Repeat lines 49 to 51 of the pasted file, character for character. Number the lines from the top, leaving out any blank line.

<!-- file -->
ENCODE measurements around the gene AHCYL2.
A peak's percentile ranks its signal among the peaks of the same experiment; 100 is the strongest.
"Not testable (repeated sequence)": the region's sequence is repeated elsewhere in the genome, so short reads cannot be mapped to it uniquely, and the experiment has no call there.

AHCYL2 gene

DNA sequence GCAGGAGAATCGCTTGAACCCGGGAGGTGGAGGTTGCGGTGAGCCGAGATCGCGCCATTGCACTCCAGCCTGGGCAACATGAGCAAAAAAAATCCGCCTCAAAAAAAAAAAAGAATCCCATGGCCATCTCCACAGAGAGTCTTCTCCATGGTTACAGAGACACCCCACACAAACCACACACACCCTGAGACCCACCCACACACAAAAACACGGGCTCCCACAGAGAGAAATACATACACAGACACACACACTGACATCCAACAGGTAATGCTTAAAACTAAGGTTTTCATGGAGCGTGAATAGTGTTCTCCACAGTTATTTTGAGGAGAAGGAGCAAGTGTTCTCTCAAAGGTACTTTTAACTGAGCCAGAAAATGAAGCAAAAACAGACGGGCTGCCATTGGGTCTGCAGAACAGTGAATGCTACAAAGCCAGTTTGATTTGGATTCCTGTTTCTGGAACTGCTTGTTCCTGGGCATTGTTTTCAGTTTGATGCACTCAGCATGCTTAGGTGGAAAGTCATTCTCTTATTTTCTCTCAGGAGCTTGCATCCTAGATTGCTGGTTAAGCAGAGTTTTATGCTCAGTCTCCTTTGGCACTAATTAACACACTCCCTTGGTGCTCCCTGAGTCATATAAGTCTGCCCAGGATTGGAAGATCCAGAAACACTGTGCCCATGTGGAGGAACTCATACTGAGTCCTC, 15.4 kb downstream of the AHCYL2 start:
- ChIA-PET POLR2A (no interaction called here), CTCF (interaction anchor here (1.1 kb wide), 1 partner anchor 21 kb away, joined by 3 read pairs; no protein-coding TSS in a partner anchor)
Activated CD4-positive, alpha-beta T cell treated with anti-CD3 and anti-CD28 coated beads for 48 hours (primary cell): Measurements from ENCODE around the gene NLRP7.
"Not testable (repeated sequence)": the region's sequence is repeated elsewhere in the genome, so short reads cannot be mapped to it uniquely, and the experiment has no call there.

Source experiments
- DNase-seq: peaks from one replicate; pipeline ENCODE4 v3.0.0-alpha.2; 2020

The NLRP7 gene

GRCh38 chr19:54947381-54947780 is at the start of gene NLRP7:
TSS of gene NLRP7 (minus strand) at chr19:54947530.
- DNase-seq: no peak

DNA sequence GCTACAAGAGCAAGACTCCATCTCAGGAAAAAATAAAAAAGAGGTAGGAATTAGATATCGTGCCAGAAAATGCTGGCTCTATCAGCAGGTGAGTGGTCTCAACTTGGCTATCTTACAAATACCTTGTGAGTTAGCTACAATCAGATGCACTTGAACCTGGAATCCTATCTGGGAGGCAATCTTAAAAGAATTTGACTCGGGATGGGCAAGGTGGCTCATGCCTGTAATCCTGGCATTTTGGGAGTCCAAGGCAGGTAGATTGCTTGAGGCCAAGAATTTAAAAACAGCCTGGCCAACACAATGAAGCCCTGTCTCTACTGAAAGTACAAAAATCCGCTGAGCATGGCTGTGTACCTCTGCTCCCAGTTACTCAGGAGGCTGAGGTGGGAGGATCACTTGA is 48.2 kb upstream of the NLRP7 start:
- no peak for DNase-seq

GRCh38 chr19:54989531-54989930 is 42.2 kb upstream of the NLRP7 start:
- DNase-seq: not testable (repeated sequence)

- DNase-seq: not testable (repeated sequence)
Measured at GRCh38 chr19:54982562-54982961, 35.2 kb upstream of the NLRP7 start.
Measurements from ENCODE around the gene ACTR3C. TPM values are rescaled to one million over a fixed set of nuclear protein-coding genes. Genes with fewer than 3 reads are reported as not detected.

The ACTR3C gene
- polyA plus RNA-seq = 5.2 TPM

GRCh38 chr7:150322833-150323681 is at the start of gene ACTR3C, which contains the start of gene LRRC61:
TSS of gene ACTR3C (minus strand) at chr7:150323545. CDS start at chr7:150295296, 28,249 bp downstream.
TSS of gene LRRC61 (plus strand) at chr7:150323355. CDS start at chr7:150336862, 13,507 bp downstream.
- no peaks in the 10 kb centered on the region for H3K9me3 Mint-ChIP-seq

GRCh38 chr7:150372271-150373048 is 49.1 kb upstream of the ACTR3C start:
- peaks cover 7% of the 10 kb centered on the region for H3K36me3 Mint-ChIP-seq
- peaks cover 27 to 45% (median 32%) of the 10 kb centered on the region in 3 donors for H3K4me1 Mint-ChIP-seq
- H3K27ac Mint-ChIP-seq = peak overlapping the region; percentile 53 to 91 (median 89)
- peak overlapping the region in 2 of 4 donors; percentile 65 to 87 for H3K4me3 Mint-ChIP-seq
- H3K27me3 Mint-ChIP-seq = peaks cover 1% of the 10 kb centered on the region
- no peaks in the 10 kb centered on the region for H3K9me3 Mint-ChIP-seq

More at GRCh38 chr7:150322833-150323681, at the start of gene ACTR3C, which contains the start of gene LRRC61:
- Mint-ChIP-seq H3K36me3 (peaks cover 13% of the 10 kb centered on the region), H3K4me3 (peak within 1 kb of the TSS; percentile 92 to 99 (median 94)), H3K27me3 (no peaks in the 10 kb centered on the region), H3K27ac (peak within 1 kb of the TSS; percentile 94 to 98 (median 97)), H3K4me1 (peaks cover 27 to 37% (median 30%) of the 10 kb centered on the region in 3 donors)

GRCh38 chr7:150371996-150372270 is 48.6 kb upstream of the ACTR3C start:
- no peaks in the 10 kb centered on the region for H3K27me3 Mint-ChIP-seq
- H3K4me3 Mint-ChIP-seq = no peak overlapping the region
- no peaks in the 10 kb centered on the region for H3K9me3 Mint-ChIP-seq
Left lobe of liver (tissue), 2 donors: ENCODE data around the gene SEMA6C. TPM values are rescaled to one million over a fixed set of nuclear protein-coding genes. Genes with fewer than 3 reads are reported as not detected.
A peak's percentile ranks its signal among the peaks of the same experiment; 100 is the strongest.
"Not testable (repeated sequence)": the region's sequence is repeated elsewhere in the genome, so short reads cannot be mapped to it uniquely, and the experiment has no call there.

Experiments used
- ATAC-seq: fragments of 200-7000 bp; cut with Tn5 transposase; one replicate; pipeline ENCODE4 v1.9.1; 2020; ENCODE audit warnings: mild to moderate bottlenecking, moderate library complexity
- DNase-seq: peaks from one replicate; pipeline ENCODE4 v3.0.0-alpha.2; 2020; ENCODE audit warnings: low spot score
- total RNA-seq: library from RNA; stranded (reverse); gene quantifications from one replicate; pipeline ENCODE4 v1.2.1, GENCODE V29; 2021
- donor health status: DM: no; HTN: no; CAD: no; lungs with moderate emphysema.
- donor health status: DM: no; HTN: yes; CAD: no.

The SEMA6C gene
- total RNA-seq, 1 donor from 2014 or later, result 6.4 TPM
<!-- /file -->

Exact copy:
- donor health status: DM: no; HTN: yes; CAD: no.

The SEMA6C gene
- total RNA-seq, 1 donor from 2014 or later, result 6.4 TPM